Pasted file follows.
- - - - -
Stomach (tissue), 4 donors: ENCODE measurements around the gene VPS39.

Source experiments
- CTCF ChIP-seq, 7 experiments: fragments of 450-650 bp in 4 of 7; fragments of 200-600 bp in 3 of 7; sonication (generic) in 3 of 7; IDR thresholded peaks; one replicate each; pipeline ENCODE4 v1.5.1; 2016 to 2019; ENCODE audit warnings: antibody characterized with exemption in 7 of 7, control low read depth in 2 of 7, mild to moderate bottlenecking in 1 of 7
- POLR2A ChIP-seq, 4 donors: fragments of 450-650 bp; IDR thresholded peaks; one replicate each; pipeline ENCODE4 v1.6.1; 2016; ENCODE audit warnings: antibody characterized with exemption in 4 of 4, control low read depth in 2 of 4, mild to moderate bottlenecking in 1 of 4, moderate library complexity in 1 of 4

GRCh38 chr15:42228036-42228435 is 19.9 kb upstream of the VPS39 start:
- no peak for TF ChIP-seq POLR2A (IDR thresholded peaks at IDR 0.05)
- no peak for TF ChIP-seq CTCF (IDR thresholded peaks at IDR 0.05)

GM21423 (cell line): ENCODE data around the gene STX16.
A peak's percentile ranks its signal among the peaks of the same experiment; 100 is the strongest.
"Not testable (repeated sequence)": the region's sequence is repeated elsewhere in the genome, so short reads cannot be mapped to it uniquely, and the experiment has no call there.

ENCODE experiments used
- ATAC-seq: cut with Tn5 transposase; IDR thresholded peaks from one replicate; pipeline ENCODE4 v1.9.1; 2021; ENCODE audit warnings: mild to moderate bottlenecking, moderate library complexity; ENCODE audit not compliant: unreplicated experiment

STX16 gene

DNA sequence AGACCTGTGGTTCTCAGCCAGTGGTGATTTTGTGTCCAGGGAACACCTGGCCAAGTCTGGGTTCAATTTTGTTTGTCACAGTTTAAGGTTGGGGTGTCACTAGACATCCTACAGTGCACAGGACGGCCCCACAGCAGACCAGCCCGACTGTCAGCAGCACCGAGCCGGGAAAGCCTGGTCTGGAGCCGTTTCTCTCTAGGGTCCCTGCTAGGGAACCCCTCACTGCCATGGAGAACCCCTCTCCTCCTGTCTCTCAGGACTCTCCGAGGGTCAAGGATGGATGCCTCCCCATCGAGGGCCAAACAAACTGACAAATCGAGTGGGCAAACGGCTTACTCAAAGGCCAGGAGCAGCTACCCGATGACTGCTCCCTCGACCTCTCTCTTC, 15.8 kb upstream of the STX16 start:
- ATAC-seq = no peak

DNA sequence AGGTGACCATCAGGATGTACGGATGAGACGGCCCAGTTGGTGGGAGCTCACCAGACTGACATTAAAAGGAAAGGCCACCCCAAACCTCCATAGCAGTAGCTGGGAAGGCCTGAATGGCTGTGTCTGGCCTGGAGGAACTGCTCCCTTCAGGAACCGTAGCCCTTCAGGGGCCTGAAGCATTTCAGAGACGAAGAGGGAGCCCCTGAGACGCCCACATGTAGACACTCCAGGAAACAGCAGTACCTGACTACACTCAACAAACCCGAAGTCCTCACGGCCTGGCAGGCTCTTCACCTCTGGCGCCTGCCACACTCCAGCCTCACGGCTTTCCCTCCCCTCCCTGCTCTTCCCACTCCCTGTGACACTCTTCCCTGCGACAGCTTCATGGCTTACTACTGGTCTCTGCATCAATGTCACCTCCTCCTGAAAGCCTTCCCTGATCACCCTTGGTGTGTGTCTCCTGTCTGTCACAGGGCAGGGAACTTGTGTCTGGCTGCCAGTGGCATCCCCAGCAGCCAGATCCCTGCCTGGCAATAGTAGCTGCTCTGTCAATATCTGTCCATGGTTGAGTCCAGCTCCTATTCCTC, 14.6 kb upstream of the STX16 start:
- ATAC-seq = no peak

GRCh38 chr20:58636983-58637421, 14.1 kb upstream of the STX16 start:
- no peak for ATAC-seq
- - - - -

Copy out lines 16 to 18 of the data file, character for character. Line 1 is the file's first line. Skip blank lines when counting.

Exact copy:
DNA sequence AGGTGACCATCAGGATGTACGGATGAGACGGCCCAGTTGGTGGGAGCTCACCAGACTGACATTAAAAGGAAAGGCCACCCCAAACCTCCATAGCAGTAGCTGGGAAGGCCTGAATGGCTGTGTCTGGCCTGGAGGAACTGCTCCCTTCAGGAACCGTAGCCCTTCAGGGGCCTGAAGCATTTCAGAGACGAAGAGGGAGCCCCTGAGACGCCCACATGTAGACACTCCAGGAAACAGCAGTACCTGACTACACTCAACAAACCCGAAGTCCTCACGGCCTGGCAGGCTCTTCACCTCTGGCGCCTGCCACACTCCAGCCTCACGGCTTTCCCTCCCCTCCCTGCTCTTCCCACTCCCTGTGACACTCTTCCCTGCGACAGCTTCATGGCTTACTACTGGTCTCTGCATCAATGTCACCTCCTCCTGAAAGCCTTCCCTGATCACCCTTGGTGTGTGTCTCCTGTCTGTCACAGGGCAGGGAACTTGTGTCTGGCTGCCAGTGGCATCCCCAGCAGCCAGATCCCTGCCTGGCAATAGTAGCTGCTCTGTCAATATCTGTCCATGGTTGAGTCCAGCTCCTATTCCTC, 14.6 kb upstream of the STX16 start:
- ATAC-seq = no peak

GRCh38 chr20:58636983-58637421, 14.1 kb upstream of the STX16 start: